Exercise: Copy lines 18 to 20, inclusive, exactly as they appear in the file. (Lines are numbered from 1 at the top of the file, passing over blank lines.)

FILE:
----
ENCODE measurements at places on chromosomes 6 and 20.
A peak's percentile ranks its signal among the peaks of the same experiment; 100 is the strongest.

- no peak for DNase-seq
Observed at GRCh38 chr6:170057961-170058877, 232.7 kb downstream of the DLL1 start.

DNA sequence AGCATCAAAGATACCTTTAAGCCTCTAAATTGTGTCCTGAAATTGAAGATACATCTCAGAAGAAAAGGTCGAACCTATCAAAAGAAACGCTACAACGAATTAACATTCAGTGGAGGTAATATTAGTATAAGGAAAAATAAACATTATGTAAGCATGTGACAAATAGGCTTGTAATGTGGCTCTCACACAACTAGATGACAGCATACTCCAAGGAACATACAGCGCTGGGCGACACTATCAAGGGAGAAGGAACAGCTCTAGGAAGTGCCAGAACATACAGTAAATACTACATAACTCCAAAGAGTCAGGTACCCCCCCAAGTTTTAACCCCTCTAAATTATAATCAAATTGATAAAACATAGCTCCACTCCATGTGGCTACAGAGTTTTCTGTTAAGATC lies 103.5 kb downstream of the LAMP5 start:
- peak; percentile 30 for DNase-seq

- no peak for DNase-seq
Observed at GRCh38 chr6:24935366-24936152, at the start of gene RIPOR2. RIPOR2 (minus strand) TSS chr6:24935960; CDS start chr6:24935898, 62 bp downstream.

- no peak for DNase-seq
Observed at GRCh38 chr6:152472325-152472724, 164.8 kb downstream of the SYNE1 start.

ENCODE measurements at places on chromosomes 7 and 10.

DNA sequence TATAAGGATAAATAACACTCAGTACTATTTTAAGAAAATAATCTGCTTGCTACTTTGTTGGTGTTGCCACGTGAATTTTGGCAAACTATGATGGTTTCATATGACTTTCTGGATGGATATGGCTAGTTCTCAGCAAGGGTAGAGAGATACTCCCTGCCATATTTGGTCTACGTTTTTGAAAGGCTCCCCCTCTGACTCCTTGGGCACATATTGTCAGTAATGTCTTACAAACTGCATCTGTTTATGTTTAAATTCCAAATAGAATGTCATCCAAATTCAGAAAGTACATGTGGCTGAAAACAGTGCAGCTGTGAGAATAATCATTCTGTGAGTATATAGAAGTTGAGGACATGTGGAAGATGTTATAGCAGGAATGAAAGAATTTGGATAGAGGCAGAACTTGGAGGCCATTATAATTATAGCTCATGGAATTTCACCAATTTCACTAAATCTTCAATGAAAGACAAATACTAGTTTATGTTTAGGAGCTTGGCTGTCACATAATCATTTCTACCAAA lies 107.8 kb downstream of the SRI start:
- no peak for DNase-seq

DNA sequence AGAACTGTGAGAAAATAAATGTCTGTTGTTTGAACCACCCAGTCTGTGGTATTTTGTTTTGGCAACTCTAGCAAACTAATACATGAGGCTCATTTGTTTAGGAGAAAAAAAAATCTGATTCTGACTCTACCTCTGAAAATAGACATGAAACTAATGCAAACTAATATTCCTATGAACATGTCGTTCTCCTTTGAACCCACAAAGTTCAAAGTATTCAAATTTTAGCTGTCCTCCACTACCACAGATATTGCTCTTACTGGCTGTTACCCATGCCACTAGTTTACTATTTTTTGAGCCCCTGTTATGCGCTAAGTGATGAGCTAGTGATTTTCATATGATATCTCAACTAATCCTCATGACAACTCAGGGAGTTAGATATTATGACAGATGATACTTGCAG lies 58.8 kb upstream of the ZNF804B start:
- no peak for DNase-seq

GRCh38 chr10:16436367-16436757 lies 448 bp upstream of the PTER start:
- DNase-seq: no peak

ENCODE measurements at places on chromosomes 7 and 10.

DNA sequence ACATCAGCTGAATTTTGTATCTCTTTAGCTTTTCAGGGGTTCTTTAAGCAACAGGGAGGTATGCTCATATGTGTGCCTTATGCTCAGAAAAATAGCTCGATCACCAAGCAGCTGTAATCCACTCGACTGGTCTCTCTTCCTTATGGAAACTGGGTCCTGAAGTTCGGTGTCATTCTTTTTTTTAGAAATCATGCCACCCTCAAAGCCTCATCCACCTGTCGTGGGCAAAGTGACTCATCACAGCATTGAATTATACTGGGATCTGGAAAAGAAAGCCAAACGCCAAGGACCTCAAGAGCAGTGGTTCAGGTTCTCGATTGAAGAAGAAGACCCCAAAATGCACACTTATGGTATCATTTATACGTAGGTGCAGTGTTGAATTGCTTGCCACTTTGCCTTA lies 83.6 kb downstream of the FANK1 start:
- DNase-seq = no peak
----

ENCODE measurements at places on chromosomes 7 and 10.

DNA sequence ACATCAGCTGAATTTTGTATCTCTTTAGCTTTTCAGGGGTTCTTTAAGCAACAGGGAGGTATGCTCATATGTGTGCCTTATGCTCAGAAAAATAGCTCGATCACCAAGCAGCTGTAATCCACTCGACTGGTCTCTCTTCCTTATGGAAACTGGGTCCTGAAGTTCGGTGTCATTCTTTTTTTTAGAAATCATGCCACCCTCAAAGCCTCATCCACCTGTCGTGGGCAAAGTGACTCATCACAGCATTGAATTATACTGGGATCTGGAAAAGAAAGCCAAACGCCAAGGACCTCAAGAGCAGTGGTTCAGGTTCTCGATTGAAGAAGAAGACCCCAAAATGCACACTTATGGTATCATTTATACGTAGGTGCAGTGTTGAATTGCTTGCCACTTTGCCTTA lies 83.6 kb downstream of the FANK1 start:
- DNase-seq = no peak